HOME >> BIOLOGY >> NEWS
Hypothermia helps brain heal after cardiac arrest, finds University of Pittsburgh study

BOSTON, May 30 Cooling body temperature to levels consistent with hypothermia improves survival when induced after cardiac arrest and also promotes growth factors important for the brains recovery, suggests a study performed by researchers in the department of emergency medicine at the University of Pittsburgh School of Medicine. Preliminary results of their study were reported today at the 2003 Annual Meeting of the Society of Academic Emergency Medicine (SAEM) in Boston.

Although the study involved animals, the findings already had an influence on the management of cardiac arrest patients being treated at the University of Pittsburgh Medical Center (UPMC), where the lead researcher is also a practicing emergency medicine physician.

Cardiac arrest is the sudden, abrupt loss of heart function. Death usually occurs within minutes unless cardiopulmonary resuscitation (CPR) and rapid defibrillation is available. As cardiac arrest progresses, blood flow to the brain ceases. If a patient survives long enough to make it to the hospital, the patient often will be in a coma and at risk of permanent brain injury. In fact, less than 10 percent of patients make it through the chain-of-survival (early access to care, early CPR, early defibrillation and early advanced care). The Pitt researchers sought to find out if hypothermia treatment played a role in survival from cardiac arrest and brain recovery.

In animal studies, the researchers found that when the animals were cooled to 33 degrees Celsius (91.4 degrees Fahrenheit) beginning one hour after cardiac arrest, there was 100 percent survival, whereas 75 percent of the animals left at normal temperature of 37C (98.6F) survived. Furthermore, microscopic brain injury was reduced by half, and some animals showed functional improvement in as little as 12 hours after cardiac arrest was induced. Conversely, the animals left at normal temperature after cardiac arrest showed little or no functional improveme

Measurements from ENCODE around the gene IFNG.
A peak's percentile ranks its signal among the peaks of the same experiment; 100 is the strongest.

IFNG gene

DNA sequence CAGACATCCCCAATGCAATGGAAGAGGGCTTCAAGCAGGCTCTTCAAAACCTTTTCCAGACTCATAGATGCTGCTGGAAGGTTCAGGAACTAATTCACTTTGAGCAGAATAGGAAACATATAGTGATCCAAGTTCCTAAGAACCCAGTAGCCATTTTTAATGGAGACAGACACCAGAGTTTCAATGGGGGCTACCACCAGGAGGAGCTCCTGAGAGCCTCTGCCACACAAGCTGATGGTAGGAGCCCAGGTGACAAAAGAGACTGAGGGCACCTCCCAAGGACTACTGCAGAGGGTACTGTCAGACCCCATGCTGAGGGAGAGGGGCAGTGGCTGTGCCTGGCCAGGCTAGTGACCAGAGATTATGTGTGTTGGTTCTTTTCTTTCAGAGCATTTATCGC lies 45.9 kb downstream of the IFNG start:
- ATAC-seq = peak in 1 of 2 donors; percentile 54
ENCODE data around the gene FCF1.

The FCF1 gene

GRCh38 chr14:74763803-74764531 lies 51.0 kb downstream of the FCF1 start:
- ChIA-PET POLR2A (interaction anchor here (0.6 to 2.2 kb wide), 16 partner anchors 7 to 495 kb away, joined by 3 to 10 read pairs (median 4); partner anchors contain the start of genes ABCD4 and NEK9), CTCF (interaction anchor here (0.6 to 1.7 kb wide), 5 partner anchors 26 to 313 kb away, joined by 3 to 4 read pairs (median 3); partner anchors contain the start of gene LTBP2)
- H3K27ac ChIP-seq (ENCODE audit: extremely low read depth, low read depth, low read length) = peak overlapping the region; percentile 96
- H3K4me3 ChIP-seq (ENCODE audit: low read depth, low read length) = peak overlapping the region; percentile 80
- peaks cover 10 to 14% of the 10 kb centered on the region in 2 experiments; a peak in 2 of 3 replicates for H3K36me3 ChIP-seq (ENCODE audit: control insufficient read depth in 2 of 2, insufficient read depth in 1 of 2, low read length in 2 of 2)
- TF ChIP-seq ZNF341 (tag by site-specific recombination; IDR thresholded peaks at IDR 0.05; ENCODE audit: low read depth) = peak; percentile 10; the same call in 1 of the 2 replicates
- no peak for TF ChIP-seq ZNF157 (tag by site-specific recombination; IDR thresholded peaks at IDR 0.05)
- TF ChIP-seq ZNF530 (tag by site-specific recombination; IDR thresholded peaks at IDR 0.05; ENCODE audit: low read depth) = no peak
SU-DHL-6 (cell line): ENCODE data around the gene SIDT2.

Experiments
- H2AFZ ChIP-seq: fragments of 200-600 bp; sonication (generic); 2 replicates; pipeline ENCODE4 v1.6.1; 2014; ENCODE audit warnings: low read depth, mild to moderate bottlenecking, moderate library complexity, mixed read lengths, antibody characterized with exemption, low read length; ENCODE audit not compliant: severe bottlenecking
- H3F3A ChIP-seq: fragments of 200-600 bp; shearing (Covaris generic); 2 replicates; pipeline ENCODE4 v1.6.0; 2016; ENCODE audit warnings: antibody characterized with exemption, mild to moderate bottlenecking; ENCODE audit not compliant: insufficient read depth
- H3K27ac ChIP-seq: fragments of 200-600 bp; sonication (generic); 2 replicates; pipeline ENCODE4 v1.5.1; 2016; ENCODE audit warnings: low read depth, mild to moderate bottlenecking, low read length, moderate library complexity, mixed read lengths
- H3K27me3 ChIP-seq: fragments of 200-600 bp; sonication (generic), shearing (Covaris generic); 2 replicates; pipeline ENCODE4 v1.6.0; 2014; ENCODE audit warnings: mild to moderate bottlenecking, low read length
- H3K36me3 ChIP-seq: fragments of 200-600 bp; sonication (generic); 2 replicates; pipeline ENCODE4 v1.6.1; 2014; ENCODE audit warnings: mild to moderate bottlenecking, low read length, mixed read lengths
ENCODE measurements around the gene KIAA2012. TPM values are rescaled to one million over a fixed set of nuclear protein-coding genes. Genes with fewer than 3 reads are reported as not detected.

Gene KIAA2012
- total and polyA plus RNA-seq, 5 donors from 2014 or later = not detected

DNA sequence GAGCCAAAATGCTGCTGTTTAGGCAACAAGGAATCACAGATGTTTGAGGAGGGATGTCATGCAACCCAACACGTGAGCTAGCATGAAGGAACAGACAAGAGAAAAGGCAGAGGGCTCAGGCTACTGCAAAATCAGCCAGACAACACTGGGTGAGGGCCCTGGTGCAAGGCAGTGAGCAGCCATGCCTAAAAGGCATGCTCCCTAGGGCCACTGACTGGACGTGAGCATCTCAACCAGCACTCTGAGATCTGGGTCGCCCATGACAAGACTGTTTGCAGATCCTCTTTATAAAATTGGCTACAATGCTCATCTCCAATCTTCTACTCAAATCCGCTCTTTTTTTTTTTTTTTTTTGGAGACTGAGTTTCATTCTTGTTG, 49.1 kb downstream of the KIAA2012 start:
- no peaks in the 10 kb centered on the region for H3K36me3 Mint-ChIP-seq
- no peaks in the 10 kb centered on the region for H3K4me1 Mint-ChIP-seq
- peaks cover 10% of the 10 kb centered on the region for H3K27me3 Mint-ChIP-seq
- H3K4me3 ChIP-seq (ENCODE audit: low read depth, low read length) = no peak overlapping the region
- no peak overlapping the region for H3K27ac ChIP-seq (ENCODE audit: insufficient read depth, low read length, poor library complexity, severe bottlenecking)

'"/>

Contact: Maureen McGaffin
412-647-3555
University of Pittsburgh Medical Center
30-May-2003


Page: 1 2

Related biology news :

1. Atacama rover helps NASA learn to search for life on Mars
2. Reducing allergens in the home helps inner-city children with asthma
3. As informatics grows, Indiana University helps set research agenda
4. New diagnostic technology helps justify earlier cataract surgery
5. New technique helps scientists reveal interactions between genes and drugs
6. Living at home helps young mothers stay in school
7. Hormone helps fish to mate, may affect human hearing
8. Harmless virus helps slow HIV by boosting immune proteins
9. Study helps explain island populations susceptibility to exotic diseases
10. Utah scientist helps discover new mouse species -- and maybe a new genus
11. Choice of food helps hungry caterpillar

Post Your Comments:
*Name:
*Comment:
*Email:


(Date:2/3/2016)... India , February 3, 2016 ... the new market research report "Automated Fingerprint Identification System ... Search, Latent Search), Application (Banking & Finance, Government, Healthcare, ... published by MarketsandMarkets, the market is expected to be ... CAGR of 21.0% between 2015 and 2020. The transformation ...
(Date:2/2/2016)... 2016 Checkpoint Inhibitors for Cancer – ... Are you interested in the future of cancer ... inhibitors. Visiongain,s report gives those predictions to 2026 ... level. Avoid falling behind in data or ... revenues those emerging cancer therapies can achieve. There ...
(Date:2/1/2016)... -- Today, the first day of American Heart Month, the ... first of its kind workplace health solution that leverages ... first application of Watson to ... Welltok will create a new offering that combines AHA,s ... on Welltok,s health optimization platform. The effort is intended ...
Breaking Biology News(10 mins):
(Date:2/6/2016)... McLean, VA (PRWEB) , ... February 06, 2016 , ... ... enrichment session, cost-free, for middle and high school teachers on Wednesday February 10, 2016. ... be held at the Smithsonian-Mason School of Conservation, located at 1500 Remount Road in ...
(Date:2/5/2016)... 2016  In the pharmaceutical industry the medical affairs ... launch activities including the identification and engagement of key ... especially high in the oncology therapeutic area where most ... the Role of Medical Affairs in Oncology Launch Excellence ... therapies find better ways to utilize medical affairs to ...
(Date:2/5/2016)... 2016 Australian-US drug discovery and development company, Novogen ... of a new Chairman, Mr John O,Connor , and ... James Garner , has also been formally ... Acting CEO, Mr Iain Ross , will resume his ... James Garner , has also been formally appointed to ...
(Date:2/4/2016)... Feb. 4, 2016  Sangamo BioSciences, Inc. (NASDAQ: ... today that Edward Lanphier , Sangamo,s president and ... progress of Sangamo,s ZFP Therapeutic ® development programs ... 2:40 pm ET on Thursday, February 11, 2016, at ... Conference. The conference is being held in ...
Breaking Biology Technology:
Cached News: